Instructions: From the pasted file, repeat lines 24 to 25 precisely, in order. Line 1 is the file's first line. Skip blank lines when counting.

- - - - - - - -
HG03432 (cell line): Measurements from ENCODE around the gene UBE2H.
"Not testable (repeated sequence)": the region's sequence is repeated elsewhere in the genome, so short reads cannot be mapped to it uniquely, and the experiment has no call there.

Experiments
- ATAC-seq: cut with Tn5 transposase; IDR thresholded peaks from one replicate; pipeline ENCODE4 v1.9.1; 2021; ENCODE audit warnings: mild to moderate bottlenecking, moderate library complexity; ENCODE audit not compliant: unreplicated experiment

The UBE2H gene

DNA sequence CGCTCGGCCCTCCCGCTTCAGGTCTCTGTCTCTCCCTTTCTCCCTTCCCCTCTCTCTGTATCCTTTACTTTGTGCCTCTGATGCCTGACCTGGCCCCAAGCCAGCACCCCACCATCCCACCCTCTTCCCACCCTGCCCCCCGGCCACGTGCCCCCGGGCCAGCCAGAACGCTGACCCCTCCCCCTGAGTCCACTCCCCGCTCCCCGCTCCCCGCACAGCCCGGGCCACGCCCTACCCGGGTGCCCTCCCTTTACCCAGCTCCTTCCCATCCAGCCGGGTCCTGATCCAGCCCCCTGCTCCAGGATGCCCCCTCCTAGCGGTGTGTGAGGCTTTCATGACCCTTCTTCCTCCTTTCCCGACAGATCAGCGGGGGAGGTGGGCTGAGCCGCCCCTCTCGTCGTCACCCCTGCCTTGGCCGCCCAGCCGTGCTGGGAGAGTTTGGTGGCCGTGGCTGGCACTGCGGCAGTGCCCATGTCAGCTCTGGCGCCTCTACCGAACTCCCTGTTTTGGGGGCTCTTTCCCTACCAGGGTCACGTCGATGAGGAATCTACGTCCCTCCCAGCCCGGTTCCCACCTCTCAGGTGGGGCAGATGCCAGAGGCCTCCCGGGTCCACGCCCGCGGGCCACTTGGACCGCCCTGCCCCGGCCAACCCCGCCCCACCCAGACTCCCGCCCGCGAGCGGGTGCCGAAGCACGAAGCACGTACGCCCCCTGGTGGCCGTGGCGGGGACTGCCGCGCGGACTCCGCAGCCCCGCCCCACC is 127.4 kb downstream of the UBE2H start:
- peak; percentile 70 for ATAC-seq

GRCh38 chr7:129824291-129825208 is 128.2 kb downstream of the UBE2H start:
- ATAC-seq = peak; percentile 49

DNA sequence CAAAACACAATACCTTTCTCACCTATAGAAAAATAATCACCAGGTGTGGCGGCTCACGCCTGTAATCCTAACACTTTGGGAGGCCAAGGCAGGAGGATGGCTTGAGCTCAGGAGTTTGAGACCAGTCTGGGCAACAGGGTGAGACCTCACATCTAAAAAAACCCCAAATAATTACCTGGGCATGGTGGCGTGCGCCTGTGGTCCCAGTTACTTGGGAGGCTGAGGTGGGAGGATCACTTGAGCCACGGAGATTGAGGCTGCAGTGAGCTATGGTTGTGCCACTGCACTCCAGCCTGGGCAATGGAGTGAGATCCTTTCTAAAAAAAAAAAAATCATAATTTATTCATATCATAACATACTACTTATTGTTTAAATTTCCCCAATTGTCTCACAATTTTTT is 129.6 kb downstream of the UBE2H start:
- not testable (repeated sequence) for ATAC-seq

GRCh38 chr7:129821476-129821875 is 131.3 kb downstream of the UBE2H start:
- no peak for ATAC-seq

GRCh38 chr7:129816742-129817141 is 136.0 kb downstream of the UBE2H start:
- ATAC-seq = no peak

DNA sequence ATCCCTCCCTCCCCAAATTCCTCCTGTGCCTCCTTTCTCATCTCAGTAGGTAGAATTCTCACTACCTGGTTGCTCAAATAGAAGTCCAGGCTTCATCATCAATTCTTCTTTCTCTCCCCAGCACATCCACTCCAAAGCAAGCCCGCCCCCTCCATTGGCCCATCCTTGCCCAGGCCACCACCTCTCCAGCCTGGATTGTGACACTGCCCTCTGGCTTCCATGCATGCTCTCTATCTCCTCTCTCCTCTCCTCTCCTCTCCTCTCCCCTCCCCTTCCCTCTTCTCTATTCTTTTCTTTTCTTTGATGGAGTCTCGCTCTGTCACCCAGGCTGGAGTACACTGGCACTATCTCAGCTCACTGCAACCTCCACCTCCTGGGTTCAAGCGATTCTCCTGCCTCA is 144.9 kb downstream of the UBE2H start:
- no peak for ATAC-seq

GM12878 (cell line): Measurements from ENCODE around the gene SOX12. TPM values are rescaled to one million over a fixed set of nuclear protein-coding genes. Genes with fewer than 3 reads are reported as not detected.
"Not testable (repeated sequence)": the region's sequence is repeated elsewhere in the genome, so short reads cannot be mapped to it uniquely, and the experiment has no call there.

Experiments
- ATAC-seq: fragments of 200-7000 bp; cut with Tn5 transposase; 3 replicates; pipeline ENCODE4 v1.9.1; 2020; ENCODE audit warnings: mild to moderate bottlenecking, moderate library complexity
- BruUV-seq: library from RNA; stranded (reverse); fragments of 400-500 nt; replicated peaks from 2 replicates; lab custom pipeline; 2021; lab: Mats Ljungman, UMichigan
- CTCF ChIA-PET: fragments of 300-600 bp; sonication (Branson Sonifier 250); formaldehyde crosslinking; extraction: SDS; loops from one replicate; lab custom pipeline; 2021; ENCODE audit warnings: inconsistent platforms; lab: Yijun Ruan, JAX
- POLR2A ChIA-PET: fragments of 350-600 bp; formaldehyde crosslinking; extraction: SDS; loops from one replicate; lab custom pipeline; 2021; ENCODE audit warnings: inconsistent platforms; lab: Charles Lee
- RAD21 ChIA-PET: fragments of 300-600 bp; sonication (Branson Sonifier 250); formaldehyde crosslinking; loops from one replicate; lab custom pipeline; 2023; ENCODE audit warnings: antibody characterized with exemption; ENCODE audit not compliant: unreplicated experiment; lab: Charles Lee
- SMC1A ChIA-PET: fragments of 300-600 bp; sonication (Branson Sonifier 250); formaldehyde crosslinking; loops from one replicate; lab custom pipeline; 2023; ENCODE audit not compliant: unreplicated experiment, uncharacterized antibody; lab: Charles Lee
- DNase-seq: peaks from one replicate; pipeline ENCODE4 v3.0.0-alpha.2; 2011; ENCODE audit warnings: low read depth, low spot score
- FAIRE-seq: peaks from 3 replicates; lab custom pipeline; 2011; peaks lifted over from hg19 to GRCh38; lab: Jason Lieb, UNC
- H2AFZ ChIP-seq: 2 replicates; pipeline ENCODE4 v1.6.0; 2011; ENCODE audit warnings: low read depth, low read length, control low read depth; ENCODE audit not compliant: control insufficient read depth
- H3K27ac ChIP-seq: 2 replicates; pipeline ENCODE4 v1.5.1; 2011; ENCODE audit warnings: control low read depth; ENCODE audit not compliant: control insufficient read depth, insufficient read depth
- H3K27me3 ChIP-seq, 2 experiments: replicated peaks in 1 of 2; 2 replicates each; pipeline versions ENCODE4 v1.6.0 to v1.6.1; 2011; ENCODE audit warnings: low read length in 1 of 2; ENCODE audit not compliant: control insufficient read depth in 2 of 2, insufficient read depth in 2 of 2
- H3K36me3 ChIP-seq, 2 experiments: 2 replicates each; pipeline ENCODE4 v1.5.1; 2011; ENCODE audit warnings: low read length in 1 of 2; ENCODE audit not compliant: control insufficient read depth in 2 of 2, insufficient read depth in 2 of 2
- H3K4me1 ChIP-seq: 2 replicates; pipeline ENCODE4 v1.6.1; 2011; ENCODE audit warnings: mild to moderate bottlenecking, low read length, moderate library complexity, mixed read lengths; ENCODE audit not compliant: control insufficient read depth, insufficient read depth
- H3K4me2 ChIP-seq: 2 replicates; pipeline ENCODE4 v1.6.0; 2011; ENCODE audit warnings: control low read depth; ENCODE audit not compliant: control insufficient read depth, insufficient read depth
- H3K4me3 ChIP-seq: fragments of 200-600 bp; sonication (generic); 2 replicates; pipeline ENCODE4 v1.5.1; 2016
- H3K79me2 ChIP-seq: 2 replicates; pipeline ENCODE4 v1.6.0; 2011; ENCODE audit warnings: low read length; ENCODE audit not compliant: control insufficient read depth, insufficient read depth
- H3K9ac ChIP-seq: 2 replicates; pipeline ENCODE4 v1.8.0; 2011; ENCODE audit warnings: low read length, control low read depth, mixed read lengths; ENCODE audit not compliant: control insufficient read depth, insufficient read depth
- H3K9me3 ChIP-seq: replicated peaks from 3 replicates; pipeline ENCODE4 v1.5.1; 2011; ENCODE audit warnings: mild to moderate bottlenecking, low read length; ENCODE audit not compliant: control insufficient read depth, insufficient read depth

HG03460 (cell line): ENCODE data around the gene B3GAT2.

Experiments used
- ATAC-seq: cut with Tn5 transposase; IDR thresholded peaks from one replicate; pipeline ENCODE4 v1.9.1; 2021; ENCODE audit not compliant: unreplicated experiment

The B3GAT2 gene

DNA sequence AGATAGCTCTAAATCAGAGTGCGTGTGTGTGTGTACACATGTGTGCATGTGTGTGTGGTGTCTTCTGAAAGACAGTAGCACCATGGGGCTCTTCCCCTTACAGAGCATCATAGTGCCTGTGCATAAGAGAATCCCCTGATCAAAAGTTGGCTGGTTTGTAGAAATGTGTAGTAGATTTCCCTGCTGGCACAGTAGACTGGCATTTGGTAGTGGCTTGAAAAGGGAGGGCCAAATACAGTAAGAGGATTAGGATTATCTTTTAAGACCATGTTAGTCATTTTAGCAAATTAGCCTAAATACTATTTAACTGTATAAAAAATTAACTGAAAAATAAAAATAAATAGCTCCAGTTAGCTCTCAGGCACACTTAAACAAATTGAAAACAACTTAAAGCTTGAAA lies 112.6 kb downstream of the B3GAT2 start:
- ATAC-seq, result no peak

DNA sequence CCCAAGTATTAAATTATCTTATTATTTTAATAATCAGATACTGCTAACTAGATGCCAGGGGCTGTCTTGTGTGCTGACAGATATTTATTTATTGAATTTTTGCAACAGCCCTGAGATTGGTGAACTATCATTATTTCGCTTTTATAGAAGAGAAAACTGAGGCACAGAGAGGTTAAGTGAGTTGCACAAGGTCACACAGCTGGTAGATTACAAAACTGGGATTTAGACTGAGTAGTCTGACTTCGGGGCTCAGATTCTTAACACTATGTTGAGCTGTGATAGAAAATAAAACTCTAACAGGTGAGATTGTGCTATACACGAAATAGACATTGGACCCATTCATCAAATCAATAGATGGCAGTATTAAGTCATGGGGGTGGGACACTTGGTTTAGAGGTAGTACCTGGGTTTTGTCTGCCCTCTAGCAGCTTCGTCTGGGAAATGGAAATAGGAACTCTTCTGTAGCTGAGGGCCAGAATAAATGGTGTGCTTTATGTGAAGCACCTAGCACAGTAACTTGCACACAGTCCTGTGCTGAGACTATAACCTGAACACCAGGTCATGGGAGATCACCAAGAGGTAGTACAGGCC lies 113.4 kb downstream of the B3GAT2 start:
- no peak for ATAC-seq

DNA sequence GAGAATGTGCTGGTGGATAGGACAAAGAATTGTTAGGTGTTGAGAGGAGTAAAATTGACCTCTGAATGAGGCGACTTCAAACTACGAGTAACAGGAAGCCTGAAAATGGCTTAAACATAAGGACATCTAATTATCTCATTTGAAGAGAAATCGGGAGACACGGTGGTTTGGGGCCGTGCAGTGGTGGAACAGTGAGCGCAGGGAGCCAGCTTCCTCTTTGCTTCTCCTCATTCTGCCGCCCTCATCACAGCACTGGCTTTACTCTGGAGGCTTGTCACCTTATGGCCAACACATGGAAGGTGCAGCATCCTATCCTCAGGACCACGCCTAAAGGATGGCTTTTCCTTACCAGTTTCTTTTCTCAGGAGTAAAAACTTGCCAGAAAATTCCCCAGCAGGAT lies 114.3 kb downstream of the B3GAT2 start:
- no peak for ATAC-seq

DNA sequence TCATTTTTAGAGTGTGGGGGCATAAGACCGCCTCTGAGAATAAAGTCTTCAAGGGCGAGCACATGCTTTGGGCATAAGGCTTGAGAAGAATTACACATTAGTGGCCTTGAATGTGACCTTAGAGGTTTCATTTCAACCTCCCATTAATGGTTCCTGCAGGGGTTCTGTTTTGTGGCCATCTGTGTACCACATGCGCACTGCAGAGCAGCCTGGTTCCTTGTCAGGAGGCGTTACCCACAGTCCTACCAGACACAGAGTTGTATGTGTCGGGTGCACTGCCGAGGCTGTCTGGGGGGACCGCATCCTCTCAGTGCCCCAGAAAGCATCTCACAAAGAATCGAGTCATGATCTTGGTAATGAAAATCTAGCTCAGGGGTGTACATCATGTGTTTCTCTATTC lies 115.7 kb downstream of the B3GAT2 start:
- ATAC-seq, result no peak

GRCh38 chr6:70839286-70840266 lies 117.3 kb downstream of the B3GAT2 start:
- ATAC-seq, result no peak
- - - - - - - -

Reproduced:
- POLR2A ChIA-PET: fragments of 350-600 bp; formaldehyde crosslinking; extraction: SDS; loops from one replicate; lab custom pipeline; 2021; ENCODE audit warnings: inconsistent platforms; lab: Charles Lee
- RAD21 ChIA-PET: fragments of 300-600 bp; sonication (Branson Sonifier 250); formaldehyde crosslinking; loops from one replicate; lab custom pipeline; 2023; ENCODE audit warnings: antibody characterized with exemption; ENCODE audit not compliant: unreplicated experiment; lab: Charles Lee